Cinnamon essential oil stimulates, energizes and warms - a great way to spice up your life!
Use recipes with cinnamon essential oil when you have a deep chill or you're sick or sore. It warms you up, helps with pain and kills germs all at the same time. It's great for aromatherapy diffuser blends for sickrooms and during cold and flu season.
Cinnamon is said to be a mild aphrodisiac and, in fact, was used by the ancient Egyptians in love potions (and mulled wines - yummy!)
Note: For aching muscles and joints, I suggest using Cinnamon Leaf essential oil, which has a a higher eugenol content, which increases its anti-inflammatory powers. For candle making, you may prefer Cinnamon Bark, which has a stronger aroma and is a mild fixative.
In case you were wondering... yes, it is from the same tree where we get our cinnamon sticks and powdered cinnamon for cooking. As soon as I get some time, I'll post some aromatherapy cinnamon recipes you can eat.
The Cinnamon tree grows up to 50 feet high, with leathery green leaves and small white flowers that develop into light blue berries. Both the leaves and the bark are used to create essential oils.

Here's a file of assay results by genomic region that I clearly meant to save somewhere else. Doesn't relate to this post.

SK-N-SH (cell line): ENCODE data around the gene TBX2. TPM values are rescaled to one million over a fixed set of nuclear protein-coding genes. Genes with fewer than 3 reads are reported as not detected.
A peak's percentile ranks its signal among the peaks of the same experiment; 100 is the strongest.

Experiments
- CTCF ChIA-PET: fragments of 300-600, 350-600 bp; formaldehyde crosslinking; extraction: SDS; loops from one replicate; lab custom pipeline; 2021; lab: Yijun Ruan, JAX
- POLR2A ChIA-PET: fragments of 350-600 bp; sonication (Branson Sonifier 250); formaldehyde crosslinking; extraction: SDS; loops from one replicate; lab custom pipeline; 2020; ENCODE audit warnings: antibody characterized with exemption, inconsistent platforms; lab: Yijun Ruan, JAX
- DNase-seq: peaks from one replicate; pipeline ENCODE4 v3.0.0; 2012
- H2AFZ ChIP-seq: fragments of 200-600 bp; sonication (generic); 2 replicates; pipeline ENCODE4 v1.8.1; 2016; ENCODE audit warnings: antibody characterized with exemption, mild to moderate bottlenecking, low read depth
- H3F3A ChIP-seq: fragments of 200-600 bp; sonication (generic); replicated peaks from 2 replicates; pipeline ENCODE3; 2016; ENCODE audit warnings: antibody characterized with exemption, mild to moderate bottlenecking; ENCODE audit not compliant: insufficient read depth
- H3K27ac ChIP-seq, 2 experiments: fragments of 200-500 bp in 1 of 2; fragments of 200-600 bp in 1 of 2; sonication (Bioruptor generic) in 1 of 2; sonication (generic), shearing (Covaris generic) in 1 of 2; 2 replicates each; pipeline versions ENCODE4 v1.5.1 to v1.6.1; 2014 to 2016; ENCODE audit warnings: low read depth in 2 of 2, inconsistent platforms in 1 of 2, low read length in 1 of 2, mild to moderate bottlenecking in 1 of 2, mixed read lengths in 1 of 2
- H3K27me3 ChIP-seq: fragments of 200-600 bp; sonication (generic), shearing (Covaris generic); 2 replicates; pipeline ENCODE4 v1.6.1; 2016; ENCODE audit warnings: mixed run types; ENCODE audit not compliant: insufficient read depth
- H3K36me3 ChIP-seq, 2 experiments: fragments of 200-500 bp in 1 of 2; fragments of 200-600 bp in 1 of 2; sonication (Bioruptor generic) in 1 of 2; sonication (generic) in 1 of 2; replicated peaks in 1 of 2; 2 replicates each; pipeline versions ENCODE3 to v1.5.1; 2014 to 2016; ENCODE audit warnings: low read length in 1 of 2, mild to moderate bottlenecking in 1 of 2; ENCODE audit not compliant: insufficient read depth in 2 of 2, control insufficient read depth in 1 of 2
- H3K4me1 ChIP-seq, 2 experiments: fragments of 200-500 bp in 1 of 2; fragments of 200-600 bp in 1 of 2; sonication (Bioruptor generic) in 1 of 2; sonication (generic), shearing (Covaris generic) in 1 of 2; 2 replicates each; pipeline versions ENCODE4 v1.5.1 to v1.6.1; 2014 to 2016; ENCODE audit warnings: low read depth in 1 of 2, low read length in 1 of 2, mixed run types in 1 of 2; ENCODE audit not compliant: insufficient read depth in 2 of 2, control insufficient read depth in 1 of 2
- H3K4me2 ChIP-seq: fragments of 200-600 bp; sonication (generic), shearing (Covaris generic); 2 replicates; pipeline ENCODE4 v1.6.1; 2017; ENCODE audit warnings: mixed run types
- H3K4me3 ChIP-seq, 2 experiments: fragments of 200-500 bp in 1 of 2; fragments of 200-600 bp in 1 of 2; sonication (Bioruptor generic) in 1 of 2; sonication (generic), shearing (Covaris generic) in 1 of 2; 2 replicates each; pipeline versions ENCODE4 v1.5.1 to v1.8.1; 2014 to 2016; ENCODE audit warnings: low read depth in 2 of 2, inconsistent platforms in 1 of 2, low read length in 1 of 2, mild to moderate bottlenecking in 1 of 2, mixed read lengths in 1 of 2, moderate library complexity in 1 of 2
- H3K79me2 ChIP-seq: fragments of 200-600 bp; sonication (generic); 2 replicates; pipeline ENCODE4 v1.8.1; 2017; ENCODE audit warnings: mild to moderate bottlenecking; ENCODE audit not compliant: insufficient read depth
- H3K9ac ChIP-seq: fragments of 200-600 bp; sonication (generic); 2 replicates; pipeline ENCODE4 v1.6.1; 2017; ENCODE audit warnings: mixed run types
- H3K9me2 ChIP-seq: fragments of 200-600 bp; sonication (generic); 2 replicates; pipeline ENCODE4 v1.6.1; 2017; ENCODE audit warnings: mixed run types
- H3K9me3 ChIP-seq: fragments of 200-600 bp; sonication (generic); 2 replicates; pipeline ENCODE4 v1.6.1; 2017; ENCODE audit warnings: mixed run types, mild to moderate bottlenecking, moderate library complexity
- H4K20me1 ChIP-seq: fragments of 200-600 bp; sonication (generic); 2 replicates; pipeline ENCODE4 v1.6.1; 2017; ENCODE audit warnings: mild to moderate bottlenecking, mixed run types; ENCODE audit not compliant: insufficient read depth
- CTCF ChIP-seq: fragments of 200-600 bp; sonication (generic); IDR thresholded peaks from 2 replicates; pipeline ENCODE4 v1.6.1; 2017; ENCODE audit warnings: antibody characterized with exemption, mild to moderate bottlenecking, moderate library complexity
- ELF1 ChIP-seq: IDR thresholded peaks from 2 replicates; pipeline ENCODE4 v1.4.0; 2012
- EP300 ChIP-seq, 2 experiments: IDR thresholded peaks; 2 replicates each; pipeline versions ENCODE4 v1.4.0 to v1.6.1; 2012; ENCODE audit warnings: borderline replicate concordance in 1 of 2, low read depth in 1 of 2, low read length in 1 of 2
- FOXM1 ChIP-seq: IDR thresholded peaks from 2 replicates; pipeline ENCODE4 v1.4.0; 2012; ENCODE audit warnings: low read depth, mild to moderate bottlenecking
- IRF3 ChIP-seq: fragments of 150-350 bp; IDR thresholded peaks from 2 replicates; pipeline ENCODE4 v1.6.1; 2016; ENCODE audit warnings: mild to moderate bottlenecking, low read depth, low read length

The leaves and twigs or inner dried bark are steam distilled to extract the essential oil.
Spicy, warm, slightly sweet scent. Cinnamon leaf has a sharper scent than the bark oil.
Cinnamon's strong middle note blends well with all the citrus essential oils, the spice oils, and lavender, patchouli and ylang ylang.
Though non-toxic, cinnamon essential oil can irritate the skin and especially the mucous membranes. Use only in low dilution for skin applications. Do not use during pregnancy.
(I learned this the hard way - I put a drop in my bathwater one day when I was freezing cold - big mistake! My skin itched for hours! (I do have very fair skin, and I guess it's more sensitive than I realized. REALLY dilute cinnamon oil!)
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